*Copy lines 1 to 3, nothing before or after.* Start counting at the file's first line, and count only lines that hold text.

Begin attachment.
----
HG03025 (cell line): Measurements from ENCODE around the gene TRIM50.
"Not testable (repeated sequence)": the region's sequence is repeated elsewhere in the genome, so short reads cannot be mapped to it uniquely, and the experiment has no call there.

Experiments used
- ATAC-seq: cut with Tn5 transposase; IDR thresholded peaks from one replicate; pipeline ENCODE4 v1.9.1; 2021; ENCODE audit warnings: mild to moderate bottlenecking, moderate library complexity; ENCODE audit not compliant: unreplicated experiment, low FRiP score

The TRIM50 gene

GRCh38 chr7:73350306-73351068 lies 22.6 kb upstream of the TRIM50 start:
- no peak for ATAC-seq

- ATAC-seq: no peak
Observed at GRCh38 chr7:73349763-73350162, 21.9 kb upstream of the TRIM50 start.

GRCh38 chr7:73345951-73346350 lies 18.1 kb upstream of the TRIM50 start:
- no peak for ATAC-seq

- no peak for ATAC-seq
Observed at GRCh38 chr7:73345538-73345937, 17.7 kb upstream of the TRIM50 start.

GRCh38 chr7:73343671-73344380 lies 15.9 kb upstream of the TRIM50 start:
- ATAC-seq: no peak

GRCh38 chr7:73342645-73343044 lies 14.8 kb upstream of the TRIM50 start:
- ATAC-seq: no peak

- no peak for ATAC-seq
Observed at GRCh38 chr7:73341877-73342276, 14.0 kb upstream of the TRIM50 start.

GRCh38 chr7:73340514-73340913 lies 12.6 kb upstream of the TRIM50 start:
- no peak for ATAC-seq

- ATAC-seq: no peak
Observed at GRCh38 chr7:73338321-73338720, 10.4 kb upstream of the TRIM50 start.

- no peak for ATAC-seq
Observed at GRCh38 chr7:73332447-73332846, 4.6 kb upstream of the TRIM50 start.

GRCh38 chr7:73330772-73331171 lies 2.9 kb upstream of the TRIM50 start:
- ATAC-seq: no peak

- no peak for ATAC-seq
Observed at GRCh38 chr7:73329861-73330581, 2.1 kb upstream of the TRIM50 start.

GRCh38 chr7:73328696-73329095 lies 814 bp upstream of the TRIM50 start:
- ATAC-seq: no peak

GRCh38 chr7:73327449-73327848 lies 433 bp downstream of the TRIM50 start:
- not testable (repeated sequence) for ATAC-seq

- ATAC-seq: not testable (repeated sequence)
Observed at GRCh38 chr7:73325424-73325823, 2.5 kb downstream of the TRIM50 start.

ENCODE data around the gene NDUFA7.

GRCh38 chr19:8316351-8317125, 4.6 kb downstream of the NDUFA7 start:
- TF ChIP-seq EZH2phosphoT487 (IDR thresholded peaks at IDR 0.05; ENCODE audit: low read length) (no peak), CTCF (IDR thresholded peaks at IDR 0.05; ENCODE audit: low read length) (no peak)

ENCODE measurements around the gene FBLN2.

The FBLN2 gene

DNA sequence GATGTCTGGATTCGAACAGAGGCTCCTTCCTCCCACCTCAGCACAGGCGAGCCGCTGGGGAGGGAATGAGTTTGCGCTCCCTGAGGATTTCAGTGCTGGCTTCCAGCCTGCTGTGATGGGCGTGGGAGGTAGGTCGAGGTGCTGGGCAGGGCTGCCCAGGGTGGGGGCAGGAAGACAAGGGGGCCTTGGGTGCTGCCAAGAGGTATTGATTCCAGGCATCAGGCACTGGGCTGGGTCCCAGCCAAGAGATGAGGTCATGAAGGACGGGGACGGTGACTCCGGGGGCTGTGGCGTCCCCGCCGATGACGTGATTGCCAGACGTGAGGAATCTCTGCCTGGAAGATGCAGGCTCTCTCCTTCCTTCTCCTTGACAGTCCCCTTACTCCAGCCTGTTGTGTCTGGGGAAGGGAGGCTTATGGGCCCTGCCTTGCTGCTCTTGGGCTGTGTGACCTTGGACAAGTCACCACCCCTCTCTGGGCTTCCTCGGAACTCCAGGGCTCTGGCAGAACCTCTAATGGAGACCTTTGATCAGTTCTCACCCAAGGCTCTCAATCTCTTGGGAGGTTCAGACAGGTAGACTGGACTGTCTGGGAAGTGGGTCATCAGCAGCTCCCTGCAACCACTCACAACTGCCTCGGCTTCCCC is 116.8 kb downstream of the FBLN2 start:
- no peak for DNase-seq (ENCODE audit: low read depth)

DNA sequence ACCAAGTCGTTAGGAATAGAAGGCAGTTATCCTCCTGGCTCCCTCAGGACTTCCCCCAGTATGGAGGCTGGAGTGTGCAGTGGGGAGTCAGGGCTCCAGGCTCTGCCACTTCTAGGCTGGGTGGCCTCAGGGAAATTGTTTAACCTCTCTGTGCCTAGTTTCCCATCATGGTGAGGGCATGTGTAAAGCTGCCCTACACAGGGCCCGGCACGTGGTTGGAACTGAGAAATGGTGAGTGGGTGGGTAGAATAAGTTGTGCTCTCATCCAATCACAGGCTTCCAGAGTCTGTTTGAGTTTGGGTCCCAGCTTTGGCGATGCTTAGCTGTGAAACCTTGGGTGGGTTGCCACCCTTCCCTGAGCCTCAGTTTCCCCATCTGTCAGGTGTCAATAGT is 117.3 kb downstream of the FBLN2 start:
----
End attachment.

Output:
HG03025 (cell line): Measurements from ENCODE around the gene TRIM50.
"Not testable (repeated sequence)": the region's sequence is repeated elsewhere in the genome, so short reads cannot be mapped to it uniquely, and the experiment has no call there.

Experiments used